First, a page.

EE board member André Cardinaux has made a short film (10’49”) showing the opening of the first new school buildings at Lemlem Baro School. What a difference!
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The first completed section of our Lemlem School project was inaugurated last week in Mehoni. It was a proud day for the school, and the event was attended by members of the local government and even a representative of the cantonal government. EE board members Lesley Stephenson and André Cardinaux represented Ethiopian Enterprises, and two further Swiss guests joined them as helpers for the student transfer. One was a high-school student who is writing her Matura paper on the school, and she did very well.
It took two full days to transfer 800 students from grades 1-4 into the new classrooms. It was the first time that the students had been given definite seats, and this was very new for them. However, with the help of André Cardinaux’s desk plans, and support for the teachers provided by the Swiss group, the transfer went fairly smoothly.
The school’s garden committee proudly displayed their first perma garden, produce from which they are already selling to provide school maintenance funding. And the local government also announced the good news that electric power will be provided for the area in the near future. Electrical installations have already been prepared in the new buildings.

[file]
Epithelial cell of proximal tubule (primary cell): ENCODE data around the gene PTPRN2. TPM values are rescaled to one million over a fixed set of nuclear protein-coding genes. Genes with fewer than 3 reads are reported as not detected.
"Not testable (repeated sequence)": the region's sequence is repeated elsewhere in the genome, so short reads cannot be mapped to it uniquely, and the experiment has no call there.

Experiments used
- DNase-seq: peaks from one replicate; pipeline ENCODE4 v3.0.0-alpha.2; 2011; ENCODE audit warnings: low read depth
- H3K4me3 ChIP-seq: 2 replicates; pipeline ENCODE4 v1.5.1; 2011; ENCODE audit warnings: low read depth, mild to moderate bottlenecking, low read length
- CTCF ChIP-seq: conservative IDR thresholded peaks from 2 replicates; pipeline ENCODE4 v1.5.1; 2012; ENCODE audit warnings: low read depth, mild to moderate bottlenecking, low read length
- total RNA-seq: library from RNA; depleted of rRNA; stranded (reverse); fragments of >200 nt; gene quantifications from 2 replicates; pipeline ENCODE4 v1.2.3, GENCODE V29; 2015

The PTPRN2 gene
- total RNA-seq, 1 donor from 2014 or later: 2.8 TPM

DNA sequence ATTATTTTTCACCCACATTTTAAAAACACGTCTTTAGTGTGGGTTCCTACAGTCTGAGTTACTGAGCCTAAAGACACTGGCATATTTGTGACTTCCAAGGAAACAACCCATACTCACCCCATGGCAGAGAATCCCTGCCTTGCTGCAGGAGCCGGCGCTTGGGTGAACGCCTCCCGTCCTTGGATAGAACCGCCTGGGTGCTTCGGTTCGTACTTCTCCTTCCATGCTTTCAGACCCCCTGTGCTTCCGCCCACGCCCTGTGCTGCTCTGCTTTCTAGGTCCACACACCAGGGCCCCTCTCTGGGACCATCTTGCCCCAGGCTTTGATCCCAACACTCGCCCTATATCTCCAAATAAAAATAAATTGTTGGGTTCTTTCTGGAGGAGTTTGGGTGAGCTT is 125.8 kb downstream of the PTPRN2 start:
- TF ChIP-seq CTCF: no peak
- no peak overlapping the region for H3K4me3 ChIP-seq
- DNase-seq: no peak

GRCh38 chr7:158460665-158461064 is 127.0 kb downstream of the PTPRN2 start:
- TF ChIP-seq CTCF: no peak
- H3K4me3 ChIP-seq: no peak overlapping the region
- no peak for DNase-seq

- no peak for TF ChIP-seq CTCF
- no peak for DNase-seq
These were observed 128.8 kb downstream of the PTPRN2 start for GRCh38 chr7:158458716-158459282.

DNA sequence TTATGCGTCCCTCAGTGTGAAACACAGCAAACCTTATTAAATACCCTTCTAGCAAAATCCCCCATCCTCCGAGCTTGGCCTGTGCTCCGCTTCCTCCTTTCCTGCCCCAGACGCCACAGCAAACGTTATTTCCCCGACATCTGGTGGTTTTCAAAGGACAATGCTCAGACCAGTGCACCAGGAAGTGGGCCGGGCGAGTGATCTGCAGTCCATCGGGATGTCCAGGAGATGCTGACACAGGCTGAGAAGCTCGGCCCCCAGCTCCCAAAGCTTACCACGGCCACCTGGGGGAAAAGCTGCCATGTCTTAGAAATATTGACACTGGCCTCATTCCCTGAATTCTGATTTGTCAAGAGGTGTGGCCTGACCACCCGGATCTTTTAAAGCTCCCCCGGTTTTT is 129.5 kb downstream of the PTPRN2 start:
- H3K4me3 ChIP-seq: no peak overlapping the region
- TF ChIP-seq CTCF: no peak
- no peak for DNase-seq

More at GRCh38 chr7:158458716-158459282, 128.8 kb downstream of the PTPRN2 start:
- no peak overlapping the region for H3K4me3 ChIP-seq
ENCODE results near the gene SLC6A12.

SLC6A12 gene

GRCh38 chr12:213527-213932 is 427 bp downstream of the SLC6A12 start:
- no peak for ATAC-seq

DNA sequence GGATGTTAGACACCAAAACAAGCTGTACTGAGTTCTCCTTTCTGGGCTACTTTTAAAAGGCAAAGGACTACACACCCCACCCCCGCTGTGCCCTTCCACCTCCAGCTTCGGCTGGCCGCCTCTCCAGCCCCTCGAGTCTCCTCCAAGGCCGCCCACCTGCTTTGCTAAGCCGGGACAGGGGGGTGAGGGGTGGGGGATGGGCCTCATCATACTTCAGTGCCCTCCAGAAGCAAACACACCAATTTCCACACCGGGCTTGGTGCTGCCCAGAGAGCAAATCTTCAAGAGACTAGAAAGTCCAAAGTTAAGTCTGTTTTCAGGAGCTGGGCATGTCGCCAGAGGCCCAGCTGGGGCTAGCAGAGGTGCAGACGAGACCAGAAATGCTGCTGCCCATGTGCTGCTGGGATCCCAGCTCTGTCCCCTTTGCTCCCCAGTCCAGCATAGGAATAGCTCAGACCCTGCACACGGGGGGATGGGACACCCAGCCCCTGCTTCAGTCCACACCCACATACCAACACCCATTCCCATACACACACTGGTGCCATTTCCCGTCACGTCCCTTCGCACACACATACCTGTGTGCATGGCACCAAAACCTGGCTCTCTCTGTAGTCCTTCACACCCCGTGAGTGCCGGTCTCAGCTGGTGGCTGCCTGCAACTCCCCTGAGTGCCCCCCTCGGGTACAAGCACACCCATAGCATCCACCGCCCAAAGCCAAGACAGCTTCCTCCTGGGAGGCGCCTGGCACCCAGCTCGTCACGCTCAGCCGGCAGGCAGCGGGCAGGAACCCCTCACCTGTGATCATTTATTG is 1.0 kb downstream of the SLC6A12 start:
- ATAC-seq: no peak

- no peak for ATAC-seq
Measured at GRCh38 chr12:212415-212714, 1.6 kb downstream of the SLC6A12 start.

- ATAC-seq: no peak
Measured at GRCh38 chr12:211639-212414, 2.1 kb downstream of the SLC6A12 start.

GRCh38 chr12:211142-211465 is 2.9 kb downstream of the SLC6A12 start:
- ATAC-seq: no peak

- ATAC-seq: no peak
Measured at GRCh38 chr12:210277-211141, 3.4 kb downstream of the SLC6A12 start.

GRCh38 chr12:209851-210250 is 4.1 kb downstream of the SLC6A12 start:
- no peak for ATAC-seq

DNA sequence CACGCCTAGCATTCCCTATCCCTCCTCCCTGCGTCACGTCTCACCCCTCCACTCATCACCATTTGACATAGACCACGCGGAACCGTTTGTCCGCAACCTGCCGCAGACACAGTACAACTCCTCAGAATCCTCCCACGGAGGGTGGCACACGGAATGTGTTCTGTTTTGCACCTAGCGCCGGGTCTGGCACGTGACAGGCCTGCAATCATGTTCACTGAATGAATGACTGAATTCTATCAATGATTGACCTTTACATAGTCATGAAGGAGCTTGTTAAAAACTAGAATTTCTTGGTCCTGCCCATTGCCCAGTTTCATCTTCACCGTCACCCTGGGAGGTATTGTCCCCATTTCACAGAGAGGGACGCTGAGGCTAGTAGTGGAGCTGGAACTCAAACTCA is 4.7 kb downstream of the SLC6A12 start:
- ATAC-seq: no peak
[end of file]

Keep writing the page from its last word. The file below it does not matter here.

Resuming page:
Mehoni had very little rain during the recent wet season, and this was a source of deep concern for the community and the visitors from EE alike. Imagine their joy when they were contacted during the journey back to Switzerland by project manager Melkamu Abate and told that Mehoni had just received it’s best rain day of the season.
If you don’t have ladders, make your own platform! That’s what construction teams in Ethiopia do, and our workers in Mohoni are no exception. As the undercoat is painted in the new Mohoni schoolrooms, a balancing act is going on at the same time. And believe it or not, the scaffolding used by workers on HIGH-RISE BUILDINGS in Ethiopia is made in much the same way: branches are attached together and the workers climb all over them with amazing agility.
Can you imagine a school for 1500 students without a drop of water? Have a look at this interesting film (08:41) about the kids and the school in Mehoni!
Thomas Baumann has recently completed the yearly report on Ethiopian Enterprises’ activities in 2014. The richly illustrated report provides a detailed overview of all that EE achieved in its fifth year in Hagereselam as well as a detailed preview of our new school project in Mohoni. Click HERE for pdf-file (only available in german language)
Mehoni project leader Lesley Stephenson has just returned from Mehoni. She reports that the rebuilding of Lemlem School has made further progress. The first buildings will shortly be roofed, and the excavations and foundations for the second construction phase are already underway. The local government has almost completed the new rainwater channel around the school perimeter which will divert the heavy flow of rainwater away from the school grounds and prevent rainwater-induced erosion. All the assignments which the school had been asked to fulfill by the end of March had been completed.